The link between school readiness and high-quality care for infants and toddlers is evident in every developmental domain and in every content area. Caregiver practices and center policies determine whether or not children will leave their program with the proper foundation or already dreading the advent of “big school.”
“Educational research has consistently proven that there is a strong correlation between the quality of early childhood experience and later academic success." —former State Superintendent of Education, Cecil J. Picard, 2003.
The key is quality.
These Early Learning Guidelines provide teachers/caregivers with strategies that reflect that high quality and offer connections to true school readiness.
The teacher-planned curriculum and program designed at CDC is balanced between teacher-directed and child-initiated opportunities for children to learn in a multi-cultural environment filled with age-appropriate equipment and learning materials.
The program includes routines such as meal times, nap, teacher-structured learning experiences, free playtime, and effective transitions between activities. These are planned to allow children to gain an understanding of themselves and others through their own active involvement in the learning process.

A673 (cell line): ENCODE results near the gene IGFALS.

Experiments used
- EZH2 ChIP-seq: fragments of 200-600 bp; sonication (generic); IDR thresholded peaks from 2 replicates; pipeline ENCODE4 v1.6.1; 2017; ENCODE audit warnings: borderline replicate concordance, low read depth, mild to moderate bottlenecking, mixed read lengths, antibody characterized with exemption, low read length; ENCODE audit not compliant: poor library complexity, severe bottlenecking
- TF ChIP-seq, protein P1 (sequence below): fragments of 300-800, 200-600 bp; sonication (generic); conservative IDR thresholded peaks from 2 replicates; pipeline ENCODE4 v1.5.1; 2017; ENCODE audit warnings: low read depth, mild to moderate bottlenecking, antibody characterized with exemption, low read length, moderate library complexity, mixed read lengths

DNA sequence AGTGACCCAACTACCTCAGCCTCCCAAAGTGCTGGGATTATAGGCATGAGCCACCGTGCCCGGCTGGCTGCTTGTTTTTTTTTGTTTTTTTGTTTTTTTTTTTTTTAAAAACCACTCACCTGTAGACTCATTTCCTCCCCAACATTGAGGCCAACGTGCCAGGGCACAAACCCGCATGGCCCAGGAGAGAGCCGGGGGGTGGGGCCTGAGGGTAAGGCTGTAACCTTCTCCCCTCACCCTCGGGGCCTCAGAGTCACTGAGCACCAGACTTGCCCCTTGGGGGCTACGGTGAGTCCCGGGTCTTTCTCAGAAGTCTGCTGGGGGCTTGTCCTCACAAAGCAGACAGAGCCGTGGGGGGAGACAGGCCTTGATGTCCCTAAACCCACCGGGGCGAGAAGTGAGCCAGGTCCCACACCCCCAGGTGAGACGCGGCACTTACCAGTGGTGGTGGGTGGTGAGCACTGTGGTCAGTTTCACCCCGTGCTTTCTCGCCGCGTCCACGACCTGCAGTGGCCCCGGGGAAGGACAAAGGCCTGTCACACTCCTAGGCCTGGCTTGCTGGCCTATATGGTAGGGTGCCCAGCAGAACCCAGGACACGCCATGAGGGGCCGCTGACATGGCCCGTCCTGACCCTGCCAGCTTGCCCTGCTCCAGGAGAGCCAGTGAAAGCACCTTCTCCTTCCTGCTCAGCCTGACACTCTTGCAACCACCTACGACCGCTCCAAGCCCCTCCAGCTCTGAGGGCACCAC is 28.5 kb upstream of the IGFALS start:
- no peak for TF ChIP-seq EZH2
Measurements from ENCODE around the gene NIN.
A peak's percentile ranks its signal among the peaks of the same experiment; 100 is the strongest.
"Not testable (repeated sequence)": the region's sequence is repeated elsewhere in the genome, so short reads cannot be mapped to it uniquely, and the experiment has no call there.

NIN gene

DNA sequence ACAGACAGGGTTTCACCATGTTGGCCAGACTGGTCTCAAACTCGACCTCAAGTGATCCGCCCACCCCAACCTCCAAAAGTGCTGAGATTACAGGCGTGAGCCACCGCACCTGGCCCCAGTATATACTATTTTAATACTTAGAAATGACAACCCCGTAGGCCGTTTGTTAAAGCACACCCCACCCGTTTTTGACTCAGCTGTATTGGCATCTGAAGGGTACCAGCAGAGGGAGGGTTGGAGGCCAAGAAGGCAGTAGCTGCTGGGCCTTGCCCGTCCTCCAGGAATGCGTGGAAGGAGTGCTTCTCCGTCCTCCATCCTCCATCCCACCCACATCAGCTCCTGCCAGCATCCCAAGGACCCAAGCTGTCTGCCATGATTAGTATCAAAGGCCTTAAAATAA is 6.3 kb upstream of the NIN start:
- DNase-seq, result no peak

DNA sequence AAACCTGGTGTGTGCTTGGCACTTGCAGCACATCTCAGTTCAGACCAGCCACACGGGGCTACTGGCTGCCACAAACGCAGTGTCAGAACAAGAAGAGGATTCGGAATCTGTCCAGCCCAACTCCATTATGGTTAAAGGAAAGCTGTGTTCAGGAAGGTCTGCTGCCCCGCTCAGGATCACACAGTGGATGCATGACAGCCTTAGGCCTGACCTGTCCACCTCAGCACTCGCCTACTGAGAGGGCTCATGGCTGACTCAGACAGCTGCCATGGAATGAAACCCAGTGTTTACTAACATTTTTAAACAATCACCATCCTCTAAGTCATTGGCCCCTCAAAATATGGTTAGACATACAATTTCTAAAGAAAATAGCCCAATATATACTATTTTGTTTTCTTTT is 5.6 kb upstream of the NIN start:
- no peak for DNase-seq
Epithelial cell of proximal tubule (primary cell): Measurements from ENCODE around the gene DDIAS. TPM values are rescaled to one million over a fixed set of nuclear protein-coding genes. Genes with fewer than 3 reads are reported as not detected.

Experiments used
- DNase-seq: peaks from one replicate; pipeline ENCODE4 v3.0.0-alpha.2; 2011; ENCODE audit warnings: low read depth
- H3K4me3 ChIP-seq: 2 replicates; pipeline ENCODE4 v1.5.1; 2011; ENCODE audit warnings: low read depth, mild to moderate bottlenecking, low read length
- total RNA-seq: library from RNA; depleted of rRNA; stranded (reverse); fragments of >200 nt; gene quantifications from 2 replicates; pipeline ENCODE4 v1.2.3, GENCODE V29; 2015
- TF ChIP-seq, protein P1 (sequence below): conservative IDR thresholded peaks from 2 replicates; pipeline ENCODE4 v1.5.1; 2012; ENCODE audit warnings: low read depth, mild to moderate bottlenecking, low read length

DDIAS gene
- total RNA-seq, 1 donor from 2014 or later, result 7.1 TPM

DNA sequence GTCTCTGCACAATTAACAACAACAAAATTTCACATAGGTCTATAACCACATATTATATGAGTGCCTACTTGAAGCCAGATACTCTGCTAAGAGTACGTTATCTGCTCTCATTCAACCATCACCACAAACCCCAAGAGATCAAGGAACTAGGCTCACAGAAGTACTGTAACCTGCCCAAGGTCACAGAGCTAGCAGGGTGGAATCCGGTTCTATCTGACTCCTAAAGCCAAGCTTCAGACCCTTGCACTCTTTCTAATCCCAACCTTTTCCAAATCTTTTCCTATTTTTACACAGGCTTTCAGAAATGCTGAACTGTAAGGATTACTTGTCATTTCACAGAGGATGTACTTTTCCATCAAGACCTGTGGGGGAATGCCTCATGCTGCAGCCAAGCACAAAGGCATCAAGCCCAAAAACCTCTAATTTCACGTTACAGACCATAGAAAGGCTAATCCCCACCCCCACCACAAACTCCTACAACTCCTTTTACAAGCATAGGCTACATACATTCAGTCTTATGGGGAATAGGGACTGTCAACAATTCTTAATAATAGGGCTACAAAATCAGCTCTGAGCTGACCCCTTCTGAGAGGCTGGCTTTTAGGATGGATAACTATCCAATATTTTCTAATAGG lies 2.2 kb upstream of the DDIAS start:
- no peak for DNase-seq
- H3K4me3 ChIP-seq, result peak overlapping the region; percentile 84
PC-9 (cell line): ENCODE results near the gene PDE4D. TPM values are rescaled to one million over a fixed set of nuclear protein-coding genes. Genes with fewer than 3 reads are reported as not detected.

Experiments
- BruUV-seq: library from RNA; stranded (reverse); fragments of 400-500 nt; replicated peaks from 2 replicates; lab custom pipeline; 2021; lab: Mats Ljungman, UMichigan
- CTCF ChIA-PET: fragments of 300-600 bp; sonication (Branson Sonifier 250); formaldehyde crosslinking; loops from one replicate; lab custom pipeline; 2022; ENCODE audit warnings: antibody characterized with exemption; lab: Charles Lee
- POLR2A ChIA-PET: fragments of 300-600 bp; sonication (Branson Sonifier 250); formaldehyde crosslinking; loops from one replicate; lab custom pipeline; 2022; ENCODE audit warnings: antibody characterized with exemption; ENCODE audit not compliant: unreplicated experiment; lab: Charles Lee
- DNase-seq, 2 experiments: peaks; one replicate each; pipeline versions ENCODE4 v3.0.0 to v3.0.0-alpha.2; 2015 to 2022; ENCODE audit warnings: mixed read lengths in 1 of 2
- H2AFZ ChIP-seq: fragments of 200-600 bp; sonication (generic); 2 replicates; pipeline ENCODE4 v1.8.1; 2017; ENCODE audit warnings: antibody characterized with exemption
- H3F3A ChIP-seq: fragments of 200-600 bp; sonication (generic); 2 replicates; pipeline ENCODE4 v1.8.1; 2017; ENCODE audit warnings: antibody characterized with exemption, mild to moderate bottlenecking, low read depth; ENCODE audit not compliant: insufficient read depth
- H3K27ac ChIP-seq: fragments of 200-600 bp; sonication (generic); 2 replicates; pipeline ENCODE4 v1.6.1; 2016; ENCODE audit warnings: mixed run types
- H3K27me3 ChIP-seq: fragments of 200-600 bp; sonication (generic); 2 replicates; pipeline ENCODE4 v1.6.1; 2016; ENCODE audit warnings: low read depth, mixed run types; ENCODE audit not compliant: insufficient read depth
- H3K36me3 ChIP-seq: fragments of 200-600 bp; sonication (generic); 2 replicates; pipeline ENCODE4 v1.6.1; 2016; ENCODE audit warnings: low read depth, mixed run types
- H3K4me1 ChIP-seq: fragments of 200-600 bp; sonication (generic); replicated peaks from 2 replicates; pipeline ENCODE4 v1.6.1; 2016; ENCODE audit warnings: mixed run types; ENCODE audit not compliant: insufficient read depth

A fundamental belief at the CDC is that children have the right to be cared for in a safe, healthy, nurturing environment by adults who are well-trained in child developmental practices.
Since a positive parent-teacher partnership is optimum for a successful and harmonious child-rearing/child-caring experience, we strive to promote and demonstrate respectful interactions in all our teacher-parent, teacher-child, child-child, and teacher-teacher relationships. This helps to establish an atmosphere of acceptance and well being for all who participate in the CDC program.